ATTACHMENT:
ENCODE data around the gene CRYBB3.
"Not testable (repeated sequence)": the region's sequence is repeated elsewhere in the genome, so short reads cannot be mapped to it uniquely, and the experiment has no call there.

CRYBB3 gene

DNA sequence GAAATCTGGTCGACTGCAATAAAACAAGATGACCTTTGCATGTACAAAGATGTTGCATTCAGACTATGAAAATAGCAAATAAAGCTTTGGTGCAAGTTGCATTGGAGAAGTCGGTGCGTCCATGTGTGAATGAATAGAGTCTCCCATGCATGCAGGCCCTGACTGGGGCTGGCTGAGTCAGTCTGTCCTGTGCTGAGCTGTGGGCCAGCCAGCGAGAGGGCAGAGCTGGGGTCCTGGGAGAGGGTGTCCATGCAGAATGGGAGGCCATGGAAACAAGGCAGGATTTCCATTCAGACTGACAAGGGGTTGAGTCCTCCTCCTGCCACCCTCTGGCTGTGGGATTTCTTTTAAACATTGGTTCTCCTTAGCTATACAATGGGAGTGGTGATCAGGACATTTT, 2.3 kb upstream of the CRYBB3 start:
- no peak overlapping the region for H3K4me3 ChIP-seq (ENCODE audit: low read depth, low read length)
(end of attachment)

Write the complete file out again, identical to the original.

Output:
ENCODE data around the gene CRYBB3.
"Not testable (repeated sequence)": the region's sequence is repeated elsewhere in the genome, so short reads cannot be mapped to it uniquely, and the experiment has no call there.

CRYBB3 gene

DNA sequence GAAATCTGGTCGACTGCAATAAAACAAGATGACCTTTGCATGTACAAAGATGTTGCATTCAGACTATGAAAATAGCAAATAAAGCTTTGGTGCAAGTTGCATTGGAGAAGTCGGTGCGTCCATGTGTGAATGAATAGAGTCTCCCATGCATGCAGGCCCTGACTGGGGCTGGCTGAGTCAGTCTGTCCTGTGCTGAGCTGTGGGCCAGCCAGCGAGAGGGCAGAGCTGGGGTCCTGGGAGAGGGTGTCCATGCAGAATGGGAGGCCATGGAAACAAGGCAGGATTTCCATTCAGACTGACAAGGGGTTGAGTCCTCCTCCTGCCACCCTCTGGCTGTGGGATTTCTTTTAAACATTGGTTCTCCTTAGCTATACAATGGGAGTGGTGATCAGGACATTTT, 2.3 kb upstream of the CRYBB3 start:
- no peak overlapping the region for H3K4me3 ChIP-seq (ENCODE audit: low read depth, low read length)